So, try using mantras. Make up your own. Finding a word that is sacred to you really helps with the whole mindfulness and meditation journey; a dedication to yourself is an essential element.  You will likely ‘chop and change’ a lot as you explore what works and what does not, and that is all very healthy.

Next, we have some of the mindfulness body scan  techniques, where you sit with eyes closed – or open, it does not matter – and sequentially start somewhere in your body and just observe physical sensations such as weight, muscle tension, temperature, air movement through the respiratory tract etc. 

This is similar to the many breathing techniques, where we focus on the sensation of air passing in and out of our nostrils, or throat, or the expansion of the abdominal and chest area with respiration.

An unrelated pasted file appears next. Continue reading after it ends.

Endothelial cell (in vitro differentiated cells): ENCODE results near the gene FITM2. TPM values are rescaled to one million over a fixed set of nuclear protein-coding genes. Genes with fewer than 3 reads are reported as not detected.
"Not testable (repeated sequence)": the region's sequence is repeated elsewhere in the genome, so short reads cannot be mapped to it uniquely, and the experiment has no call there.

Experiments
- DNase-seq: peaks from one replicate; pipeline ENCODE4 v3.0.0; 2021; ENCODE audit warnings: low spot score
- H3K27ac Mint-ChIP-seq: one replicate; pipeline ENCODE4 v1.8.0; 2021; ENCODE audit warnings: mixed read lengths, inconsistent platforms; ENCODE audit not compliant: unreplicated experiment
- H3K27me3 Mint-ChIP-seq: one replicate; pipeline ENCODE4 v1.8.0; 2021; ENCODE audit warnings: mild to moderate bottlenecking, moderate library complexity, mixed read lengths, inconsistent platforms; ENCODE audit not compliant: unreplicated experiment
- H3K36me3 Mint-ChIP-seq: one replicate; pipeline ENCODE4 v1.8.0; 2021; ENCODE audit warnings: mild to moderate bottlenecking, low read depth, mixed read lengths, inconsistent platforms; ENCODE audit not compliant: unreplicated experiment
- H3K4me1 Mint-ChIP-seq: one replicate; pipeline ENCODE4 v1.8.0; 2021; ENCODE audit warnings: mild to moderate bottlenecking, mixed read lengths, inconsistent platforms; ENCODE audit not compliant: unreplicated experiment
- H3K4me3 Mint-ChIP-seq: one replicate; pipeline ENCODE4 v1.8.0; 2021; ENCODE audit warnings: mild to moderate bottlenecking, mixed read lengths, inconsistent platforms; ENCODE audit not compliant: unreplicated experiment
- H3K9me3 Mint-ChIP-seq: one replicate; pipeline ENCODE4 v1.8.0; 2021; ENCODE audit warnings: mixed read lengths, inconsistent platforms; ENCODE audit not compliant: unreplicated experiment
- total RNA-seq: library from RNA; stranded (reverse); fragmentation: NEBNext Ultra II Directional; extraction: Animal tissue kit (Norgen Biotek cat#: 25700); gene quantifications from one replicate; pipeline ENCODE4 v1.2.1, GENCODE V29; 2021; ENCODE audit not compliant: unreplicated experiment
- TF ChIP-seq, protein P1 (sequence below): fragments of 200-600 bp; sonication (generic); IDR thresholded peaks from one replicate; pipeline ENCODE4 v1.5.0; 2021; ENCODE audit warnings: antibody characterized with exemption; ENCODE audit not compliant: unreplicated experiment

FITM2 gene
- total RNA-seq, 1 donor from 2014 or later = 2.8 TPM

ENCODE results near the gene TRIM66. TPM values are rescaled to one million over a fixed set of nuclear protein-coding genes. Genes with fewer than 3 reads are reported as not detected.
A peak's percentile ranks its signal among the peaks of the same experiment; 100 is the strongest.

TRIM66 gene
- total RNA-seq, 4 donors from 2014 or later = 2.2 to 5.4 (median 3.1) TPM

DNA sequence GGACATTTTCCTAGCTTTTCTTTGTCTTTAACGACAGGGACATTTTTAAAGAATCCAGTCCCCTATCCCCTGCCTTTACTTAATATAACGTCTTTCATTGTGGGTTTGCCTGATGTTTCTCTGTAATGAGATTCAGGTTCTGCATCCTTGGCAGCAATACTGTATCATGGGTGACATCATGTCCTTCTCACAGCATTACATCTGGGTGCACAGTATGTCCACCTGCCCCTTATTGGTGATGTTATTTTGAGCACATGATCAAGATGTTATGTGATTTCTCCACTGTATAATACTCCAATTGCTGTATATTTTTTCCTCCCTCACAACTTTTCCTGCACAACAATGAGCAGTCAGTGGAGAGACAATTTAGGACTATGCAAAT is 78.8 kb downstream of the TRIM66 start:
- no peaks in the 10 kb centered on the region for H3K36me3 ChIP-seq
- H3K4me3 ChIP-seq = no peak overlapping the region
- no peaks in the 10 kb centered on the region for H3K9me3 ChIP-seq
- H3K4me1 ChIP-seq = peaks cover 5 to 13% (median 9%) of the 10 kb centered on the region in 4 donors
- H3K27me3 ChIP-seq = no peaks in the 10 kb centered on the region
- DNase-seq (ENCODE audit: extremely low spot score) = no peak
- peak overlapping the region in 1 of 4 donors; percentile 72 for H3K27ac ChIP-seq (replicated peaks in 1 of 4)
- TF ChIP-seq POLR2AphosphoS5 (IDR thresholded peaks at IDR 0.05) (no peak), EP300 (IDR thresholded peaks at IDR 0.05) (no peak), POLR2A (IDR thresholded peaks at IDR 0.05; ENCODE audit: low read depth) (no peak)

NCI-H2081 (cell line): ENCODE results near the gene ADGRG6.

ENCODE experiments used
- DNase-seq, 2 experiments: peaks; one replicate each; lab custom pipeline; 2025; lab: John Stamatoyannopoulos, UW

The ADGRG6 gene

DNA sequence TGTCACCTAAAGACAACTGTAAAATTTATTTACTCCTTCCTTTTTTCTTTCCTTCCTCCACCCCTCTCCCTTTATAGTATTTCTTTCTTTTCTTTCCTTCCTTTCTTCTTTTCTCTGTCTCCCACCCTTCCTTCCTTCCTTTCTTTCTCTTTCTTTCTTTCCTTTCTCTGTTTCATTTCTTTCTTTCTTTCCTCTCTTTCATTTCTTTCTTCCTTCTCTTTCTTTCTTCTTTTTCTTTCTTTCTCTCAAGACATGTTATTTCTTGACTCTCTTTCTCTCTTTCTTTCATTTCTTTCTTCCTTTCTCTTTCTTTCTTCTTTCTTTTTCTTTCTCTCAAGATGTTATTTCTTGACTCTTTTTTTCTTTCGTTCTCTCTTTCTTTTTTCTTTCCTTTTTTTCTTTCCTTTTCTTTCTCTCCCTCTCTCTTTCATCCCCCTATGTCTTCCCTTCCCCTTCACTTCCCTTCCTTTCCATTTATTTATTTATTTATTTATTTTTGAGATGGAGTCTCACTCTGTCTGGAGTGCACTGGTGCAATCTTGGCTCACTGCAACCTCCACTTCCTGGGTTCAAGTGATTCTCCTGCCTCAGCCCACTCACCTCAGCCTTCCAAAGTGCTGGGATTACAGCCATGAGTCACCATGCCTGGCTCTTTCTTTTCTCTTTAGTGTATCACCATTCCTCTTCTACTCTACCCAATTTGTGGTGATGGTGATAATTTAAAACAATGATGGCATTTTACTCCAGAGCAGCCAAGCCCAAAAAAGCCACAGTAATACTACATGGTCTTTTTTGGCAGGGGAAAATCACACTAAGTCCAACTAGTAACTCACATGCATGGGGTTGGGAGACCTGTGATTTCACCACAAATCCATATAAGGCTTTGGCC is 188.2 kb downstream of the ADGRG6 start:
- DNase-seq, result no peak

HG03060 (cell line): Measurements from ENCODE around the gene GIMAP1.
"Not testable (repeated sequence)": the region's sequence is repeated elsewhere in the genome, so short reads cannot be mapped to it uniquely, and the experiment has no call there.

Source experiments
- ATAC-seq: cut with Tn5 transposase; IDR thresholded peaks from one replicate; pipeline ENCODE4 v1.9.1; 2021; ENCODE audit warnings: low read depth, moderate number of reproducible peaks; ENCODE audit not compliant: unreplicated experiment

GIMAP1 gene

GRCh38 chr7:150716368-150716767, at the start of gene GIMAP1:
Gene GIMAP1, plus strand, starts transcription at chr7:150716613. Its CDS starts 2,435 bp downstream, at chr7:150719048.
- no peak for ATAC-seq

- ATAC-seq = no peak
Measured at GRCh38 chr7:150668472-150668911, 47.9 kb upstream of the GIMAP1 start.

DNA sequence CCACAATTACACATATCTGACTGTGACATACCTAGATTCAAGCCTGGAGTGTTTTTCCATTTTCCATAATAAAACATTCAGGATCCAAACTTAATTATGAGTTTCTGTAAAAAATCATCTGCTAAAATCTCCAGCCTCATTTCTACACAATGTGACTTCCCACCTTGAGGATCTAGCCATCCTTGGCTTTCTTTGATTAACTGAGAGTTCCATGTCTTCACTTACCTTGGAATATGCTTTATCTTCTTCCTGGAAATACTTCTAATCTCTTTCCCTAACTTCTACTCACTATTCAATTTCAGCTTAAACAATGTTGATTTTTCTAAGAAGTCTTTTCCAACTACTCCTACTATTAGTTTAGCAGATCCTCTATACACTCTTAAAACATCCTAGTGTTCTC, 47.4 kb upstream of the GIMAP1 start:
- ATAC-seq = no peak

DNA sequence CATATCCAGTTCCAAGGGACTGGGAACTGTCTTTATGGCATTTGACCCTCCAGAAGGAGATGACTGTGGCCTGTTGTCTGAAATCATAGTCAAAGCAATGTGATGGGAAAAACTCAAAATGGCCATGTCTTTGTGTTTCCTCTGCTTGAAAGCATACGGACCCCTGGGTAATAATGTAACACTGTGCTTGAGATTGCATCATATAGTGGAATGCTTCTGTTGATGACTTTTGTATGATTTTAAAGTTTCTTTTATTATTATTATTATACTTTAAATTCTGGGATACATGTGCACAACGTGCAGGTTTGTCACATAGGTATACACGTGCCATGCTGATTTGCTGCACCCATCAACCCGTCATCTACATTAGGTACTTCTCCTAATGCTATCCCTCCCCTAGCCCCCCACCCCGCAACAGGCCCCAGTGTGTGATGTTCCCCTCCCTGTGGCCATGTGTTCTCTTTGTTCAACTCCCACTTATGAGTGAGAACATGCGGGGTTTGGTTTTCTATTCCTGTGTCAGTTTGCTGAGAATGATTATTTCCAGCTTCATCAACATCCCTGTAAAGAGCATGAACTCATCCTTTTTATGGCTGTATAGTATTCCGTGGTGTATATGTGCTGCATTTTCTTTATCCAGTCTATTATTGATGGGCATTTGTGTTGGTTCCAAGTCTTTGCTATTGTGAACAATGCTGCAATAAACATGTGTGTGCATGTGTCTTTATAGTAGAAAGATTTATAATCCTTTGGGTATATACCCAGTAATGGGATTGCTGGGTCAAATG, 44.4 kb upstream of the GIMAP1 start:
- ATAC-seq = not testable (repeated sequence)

These have developed as transition techniques because we simply have to breathe, so the stimulus is there to pull our mind away from “busy thoughts” to something calmer.  And likewise there is nothing particularly special about the body scan mindfulness techniques, other than the awareness being easily available from the physical sensory inputs we receive as we sit down in a chair.

They are just techniques of distraction, to help us transition.  Practising all of these a few times enables us to use any or all of these, while we ‘wrestle the tiger of distractibility’ in the early stages of learning how to meditate.

It all sounds pretty hard

But it is just repetition.  Calm non-judgmental repetition.  And we don’t listen to negative self-thoughts, such as “I can’t do this”.  Just repetition.